Case studies offer hard evidence your product or service is beneficial, but charts and statistics don’t tell a story quite like client testimonials do. Creating a narrative about your business through a client advocate generates interest based on social and emotional cues rather than facts and numbers, a psychology-backed approach that works in nearly any field.
Even if your company provides a service that drives measurable results, a powerful testimonial video can be the final key to converting an indecisive lead into a paying customer. The scientifically minded may wonder whether or not investing in a professional quality video testimonial is worth the time and money, but the truth is, there is science behind why client endorsements continue to draw business, even in today’s relatively sophisticated consumer climate.
Below we’ll examine the psychological reasons why testimonials work and discuss how you can best utilize them to produce results, especially in tandem with real data. While we’ll focus on video—the most engaging and versatile testimonial format by far—these concepts also apply to other types of testimonials to a lesser degree.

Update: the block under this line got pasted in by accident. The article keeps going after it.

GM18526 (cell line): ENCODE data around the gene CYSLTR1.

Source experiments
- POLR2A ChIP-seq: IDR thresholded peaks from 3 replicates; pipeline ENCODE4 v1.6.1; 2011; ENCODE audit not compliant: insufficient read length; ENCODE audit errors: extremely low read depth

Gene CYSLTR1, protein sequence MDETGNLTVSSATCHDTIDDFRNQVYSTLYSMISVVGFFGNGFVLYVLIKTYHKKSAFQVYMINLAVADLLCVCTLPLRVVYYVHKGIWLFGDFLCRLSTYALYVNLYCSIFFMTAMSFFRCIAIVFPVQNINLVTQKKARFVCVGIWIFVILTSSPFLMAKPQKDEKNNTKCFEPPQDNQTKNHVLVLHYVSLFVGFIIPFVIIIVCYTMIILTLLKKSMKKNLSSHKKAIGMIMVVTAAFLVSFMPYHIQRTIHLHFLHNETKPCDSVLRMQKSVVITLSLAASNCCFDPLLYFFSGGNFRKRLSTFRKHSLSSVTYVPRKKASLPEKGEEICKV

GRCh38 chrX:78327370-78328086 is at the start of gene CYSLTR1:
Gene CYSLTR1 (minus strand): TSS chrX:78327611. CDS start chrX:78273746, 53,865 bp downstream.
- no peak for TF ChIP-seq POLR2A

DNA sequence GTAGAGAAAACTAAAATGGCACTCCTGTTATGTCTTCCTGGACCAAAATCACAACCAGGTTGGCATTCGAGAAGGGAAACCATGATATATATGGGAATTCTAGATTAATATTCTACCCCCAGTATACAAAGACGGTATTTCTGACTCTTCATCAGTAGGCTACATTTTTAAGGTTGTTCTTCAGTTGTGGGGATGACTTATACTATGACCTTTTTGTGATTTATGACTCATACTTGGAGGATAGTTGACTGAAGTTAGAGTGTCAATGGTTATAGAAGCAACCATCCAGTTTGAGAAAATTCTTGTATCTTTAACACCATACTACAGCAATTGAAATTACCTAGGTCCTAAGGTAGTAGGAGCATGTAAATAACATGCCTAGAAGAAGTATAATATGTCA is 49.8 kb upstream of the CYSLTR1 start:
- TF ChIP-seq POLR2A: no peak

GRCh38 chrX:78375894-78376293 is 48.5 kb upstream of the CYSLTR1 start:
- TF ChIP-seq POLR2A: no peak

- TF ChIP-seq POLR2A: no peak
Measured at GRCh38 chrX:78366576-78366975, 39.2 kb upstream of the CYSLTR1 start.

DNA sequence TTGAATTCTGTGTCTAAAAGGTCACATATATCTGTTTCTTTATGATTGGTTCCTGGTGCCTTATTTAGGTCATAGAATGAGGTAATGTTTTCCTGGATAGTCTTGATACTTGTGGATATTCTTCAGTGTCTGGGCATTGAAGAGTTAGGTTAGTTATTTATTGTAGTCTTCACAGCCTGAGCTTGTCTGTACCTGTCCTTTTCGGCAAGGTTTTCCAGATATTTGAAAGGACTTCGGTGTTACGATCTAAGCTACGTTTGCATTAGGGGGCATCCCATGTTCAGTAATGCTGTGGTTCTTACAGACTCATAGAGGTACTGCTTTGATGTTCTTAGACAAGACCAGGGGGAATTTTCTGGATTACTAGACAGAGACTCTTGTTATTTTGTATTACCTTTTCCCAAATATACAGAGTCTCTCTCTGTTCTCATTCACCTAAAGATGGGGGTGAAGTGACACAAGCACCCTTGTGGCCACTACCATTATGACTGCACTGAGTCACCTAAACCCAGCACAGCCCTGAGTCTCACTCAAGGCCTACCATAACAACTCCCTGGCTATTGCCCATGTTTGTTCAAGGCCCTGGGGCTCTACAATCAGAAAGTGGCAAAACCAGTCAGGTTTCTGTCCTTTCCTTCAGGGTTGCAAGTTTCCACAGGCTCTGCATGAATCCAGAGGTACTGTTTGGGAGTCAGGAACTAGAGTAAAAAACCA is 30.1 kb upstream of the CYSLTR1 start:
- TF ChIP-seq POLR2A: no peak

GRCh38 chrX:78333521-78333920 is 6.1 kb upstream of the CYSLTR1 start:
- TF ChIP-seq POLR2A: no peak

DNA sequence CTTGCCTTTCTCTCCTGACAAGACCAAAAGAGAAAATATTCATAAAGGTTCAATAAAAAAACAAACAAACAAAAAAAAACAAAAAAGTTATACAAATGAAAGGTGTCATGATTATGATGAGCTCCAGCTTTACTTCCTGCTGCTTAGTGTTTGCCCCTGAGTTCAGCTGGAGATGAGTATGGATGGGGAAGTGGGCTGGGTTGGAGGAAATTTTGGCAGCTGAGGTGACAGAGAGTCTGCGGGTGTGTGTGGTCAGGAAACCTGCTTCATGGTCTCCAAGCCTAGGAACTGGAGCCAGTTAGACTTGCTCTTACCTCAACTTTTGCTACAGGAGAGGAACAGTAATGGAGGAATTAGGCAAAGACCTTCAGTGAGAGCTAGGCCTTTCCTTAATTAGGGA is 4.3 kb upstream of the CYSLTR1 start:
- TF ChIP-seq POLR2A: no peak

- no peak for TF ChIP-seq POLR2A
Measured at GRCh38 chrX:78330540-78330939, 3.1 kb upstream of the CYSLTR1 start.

Follow the Leader
If you’re a pragmatic person, you may not immediately realize the substantial benefits of including a client testimonial video or two on your social media or website. Why, when there are plenty of perfectly good growth and sales statistics available, would an anecdotal story have such a profound effect on whether or not a client decides to make a purchase? Why do people place equal, if not more, value in a personal testimonial than cold, hard fact?
For the answer we’ll look to psychology and the science of social proof, a concept Wikipedia defines as the “phenomenon where people assume the actions of others in an attempt to reflect correct behavior in a given situation”. Simply put, most humans have an innate tendency to follow others’ examples, mirroring what they perceive to be the circumstances’ most appropriate response.
Social proof: a psychological and social phenomenon where people assume the actions of others in an attempt to reflect correct behavior in a given situation.